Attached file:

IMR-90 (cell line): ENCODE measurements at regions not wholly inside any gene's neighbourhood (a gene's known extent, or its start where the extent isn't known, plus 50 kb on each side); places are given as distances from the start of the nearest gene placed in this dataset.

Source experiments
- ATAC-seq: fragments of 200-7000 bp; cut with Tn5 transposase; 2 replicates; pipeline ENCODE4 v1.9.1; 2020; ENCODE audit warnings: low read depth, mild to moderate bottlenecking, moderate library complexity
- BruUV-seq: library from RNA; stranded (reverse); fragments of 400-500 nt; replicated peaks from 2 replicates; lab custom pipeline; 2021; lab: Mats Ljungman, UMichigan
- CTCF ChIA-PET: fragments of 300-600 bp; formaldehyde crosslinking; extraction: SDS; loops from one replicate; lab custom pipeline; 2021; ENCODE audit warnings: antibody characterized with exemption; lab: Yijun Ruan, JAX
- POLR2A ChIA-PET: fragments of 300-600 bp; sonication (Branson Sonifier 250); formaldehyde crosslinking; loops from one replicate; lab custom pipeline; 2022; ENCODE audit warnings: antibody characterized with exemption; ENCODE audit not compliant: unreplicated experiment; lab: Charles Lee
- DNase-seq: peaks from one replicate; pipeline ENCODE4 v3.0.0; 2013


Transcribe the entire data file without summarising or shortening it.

IMR-90 (cell line): ENCODE measurements at regions not wholly inside any gene's neighbourhood (a gene's known extent, or its start where the extent isn't known, plus 50 kb on each side); places are given as distances from the start of the nearest gene placed in this dataset.

Source experiments
- ATAC-seq: fragments of 200-7000 bp; cut with Tn5 transposase; 2 replicates; pipeline ENCODE4 v1.9.1; 2020; ENCODE audit warnings: low read depth, mild to moderate bottlenecking, moderate library complexity
- BruUV-seq: library from RNA; stranded (reverse); fragments of 400-500 nt; replicated peaks from 2 replicates; lab custom pipeline; 2021; lab: Mats Ljungman, UMichigan
- CTCF ChIA-PET: fragments of 300-600 bp; formaldehyde crosslinking; extraction: SDS; loops from one replicate; lab custom pipeline; 2021; ENCODE audit warnings: antibody characterized with exemption; lab: Yijun Ruan, JAX
- POLR2A ChIA-PET: fragments of 300-600 bp; sonication (Branson Sonifier 250); formaldehyde crosslinking; loops from one replicate; lab custom pipeline; 2022; ENCODE audit warnings: antibody characterized with exemption; ENCODE audit not compliant: unreplicated experiment; lab: Charles Lee
- DNase-seq: peaks from one replicate; pipeline ENCODE4 v3.0.0; 2013